History

The VGEA was chartered on November 30, 1959, however the origins of the organization, which represents the Commonwealth’s employees’ best interests, can be traced back at least 20 years earlier. On March 7, 1939,  “Practically every State department head in Richmond and representatives of State employees appeared before the personnel administration committee of the Virginia Legislative Advisory Council to air their views on some form of merit or civil service system for State employees,” according to an article from the Richmond Times-Dispatch.

A legislative report prepared in 1938 on a Proposed Retirement System for Employees of the State of Virginia, had stated that the Commonwealth’s workforce was divided into two groups: laborers and clerical and administrative employees. The annual salary for a 42-year-old laborer then was $792, while a 42-year-old clerical or administrative employee made an average of $1,604 per year. Total state employment was 14,068, with women comprising only 18 percent of the workforce.

VGEA bumper sticker from the 1970s.
VGEA bumper sticker from the 1970s.

The need for a civil service or merit system was not the only issue they discussed at that 1939 legislative meeting. A group called The State Employees Committee for a Retirement System also provided testimony that called for the establishment of a “sound retirement program.” This dedicated group’s efforts led to the establishment of the Virginia Retirement System in 1942. At its inception, the VRS was a program provided in lieu of social security, because public employees were not covered by the Old-Age, Survivors and Disability Health Insurance provisions of the Federal Social Security Act.

Further changes to the State Retirement Act were proposed in 1959. In response, a small group of retired State employees, some of who had been involved in the earlier efforts of the State Employees Permanent Committee on Retirement, met in Richmond during the latter part of that year. This group determined that a more a formalized structure was needed for their “growing association.” They obtained a charter on November 30, and at its first meeting on January 18, 1960, by-laws were adopted and The Association of the Members of the Virginia Supplemental Retirement System, Inc. was formally organized with the election of a Board of Directors. Officers were: President, Harold J. Neal, Highways (Retired); Vice-President, W.B. Davis, Industrial Commission (Retired); and Secretary, Mrs. E.M. James, ABC Board (Retired).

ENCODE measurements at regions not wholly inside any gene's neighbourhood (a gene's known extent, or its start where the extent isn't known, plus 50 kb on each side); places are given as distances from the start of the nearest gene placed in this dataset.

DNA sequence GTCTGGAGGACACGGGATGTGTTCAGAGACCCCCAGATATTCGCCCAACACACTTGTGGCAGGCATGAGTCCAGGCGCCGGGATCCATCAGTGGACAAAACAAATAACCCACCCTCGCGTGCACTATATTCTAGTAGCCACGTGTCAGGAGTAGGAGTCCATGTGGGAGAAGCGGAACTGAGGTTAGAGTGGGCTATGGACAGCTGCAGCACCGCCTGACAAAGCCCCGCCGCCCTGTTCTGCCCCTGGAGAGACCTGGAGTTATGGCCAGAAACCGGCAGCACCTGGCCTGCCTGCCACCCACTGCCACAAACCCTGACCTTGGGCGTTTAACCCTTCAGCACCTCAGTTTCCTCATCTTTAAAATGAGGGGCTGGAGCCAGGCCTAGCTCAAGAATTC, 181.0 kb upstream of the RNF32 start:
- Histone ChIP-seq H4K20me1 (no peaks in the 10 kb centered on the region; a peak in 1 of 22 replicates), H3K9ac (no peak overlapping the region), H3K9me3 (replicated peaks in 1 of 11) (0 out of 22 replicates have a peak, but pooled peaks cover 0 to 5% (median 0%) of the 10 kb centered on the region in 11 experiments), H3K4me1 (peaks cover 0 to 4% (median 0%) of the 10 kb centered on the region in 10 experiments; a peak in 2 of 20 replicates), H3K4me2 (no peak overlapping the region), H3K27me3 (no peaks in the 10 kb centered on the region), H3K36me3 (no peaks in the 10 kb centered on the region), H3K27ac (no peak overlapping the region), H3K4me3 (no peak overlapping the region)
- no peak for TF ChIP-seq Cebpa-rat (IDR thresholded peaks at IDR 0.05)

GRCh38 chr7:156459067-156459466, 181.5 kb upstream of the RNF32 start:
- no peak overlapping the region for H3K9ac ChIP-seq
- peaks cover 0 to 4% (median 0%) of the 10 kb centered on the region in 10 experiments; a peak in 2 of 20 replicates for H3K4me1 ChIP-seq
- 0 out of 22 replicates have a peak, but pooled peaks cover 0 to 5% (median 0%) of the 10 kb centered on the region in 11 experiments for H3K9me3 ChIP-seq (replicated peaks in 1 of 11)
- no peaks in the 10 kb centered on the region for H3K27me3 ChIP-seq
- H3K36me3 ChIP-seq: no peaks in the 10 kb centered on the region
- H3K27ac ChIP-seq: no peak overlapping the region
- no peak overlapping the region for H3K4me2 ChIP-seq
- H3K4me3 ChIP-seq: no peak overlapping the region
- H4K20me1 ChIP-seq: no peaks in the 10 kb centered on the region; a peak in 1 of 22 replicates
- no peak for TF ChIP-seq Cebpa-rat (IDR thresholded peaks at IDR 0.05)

Efforts to improve what was by all accounts a very meager retirement program were continued by a successor group known as the State Employees Permanent Committee on Retirement. That group had won the support of Governor John S. Battle during the 1949 gubernatorial campaign and when it became possible for public employees to join Social Security, the Commonwealth entered into the Federal-State Agreement, thereby covering its employees. States could enter such an agreement only if the employees were not covered by an existing retirement system. To meet this requirement, the existing Virginia Retirement System was repealed and the Virginia Supplemental Retirement System was created on March 1, 1952, as a supplement to Social Security. The State Employees Permanent Committee on Retirement efforts resulted in Virginia becoming one of the first states to repeal its retirement system as the primary means of providing for the welfare of its retiring employees and covering its employees under Social Security. None of this would have happened without the sustained efforts of this steadfast group of State employees.

At that time there were 36 members, which increased to 547 from 14 State agencies that first year alone. By the following year, membership had grown to 2,897 members from 21 State agencies. Agencies with the highest membership were the ABC Board (1,186), Highways (1,084), Welfare and Institutions (228) and the Corporation Commission (77). Dues were set at $1 per calendar year. Eight districts were recognized (coinciding with the boundaries of the Highway Department construction districts) for the purpose of organizing a Chapter in each district.

By 1964, the Association was in full swing. The Board of Directors concluded that a name better reflecting the broader purposes of the organization was needed.  On September 19, 1966, the name of the association was changed to Virginia Governmental Employees Association, Inc. (VGEA). The group’s focus had expanded from retirement benefits to include the improvement of healthcare benefits for State employees and retirees. Membership exceeded 5,000, the first Chapter had been established in Suffolk, and the Association appointed Fred W. Gwaltney, a State retiree, as the Executive Director on a part-time basis. Dues were increased to $2 per year to hire a full-time executive director. The Association’s first membership publication, the BULLETIN as it was called, was also published that year.